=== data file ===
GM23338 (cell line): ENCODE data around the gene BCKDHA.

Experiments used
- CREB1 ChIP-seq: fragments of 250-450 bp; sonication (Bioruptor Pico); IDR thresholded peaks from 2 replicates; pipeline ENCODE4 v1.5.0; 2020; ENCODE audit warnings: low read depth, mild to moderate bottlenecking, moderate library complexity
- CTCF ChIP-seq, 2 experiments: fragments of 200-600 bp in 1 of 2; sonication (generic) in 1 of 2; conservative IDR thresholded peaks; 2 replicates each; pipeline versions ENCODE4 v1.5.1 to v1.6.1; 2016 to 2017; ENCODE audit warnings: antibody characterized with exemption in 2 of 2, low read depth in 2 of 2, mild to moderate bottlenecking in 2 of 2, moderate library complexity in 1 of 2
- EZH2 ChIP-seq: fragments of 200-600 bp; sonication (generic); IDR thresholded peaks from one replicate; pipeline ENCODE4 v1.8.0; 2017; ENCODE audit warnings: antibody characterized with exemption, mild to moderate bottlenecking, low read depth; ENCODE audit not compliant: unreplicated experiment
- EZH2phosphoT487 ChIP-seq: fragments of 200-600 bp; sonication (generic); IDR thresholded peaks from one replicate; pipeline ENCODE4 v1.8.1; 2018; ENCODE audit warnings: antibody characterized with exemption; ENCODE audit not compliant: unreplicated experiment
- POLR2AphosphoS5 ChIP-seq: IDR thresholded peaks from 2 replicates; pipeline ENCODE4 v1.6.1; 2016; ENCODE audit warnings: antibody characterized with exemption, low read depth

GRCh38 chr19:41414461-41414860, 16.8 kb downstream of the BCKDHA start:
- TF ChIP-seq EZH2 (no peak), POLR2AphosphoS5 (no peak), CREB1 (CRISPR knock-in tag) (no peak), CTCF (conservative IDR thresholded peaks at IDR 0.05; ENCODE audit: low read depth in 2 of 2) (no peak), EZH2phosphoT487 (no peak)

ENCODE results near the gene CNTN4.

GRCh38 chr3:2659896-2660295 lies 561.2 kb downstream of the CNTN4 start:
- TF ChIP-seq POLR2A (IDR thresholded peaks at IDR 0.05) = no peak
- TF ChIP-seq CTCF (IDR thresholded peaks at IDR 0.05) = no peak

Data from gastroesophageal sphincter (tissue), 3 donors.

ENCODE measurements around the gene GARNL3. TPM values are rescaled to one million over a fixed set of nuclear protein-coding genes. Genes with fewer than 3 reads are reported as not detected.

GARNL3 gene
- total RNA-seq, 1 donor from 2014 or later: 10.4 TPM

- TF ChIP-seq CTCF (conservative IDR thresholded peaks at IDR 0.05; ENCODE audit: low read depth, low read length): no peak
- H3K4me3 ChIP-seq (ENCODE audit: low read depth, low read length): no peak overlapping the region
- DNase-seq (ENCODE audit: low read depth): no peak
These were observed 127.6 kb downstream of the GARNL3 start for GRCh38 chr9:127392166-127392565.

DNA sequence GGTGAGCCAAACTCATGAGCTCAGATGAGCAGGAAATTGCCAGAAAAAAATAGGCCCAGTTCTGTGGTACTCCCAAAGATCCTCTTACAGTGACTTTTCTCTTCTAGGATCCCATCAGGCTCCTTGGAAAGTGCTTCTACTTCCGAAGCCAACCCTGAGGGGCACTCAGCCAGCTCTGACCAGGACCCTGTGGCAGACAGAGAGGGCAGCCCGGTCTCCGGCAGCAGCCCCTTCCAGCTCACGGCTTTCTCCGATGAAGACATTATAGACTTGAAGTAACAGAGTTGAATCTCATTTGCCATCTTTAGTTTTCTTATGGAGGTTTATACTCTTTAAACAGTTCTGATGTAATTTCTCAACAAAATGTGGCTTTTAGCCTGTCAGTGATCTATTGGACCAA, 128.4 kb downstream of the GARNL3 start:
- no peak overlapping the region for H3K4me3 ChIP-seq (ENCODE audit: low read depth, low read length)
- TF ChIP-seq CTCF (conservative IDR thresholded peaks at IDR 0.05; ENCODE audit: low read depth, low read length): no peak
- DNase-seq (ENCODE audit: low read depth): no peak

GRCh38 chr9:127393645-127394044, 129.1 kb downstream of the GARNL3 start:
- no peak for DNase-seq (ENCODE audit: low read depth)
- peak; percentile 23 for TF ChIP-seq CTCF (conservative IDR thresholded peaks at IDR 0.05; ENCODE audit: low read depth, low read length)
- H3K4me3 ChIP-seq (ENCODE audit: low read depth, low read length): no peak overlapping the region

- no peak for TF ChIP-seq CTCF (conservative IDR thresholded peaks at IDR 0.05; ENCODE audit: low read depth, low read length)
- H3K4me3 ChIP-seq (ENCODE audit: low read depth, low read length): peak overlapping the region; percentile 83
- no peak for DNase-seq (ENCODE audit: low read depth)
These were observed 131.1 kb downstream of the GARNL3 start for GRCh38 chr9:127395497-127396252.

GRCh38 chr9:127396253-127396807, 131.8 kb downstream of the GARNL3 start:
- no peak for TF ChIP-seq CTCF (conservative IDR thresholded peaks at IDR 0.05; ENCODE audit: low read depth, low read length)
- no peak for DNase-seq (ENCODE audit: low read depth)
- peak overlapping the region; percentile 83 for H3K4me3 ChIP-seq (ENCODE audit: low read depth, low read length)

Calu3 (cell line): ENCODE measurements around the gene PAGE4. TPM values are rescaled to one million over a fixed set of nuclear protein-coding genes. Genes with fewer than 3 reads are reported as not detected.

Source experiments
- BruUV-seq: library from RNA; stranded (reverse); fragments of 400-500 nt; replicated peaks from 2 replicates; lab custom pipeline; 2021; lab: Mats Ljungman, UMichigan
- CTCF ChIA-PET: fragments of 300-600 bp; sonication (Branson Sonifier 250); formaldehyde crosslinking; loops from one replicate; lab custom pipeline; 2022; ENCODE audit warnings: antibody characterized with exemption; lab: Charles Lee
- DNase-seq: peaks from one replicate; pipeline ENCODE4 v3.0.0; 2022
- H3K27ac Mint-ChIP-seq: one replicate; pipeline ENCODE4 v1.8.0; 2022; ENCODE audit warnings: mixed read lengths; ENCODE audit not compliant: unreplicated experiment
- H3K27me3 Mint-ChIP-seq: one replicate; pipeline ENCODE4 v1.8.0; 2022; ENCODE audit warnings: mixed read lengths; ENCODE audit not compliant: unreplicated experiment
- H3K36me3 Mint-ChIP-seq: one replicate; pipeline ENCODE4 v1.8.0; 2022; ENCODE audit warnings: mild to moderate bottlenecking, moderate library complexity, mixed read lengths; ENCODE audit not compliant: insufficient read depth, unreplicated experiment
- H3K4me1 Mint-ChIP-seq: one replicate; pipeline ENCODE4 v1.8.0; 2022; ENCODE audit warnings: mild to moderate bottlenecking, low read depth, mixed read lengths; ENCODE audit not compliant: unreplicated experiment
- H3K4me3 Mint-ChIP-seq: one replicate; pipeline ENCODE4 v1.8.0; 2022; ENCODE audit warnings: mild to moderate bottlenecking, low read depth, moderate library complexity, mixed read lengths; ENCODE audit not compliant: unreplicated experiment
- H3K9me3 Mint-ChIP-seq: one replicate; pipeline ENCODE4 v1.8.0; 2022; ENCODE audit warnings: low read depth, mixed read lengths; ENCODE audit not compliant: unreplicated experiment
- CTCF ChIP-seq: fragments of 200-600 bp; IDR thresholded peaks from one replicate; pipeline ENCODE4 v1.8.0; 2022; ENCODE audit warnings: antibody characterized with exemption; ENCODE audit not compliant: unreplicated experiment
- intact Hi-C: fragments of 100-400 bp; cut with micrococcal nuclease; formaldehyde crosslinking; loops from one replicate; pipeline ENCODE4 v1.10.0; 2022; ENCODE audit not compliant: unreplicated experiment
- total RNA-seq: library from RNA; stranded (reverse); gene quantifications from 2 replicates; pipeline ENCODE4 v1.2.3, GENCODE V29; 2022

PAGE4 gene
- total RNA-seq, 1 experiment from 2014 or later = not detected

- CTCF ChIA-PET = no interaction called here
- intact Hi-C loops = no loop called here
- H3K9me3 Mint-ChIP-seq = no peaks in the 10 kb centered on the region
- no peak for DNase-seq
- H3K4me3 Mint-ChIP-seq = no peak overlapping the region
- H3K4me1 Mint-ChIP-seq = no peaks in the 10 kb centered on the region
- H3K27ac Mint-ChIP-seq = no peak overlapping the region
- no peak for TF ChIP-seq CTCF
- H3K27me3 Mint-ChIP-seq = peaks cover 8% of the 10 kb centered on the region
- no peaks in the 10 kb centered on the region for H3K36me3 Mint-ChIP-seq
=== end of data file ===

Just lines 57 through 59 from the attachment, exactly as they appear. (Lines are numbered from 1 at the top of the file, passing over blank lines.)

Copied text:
- no peak for DNase-seq
- H3K4me3 Mint-ChIP-seq = no peak overlapping the region
- H3K4me1 Mint-ChIP-seq = no peaks in the 10 kb centered on the region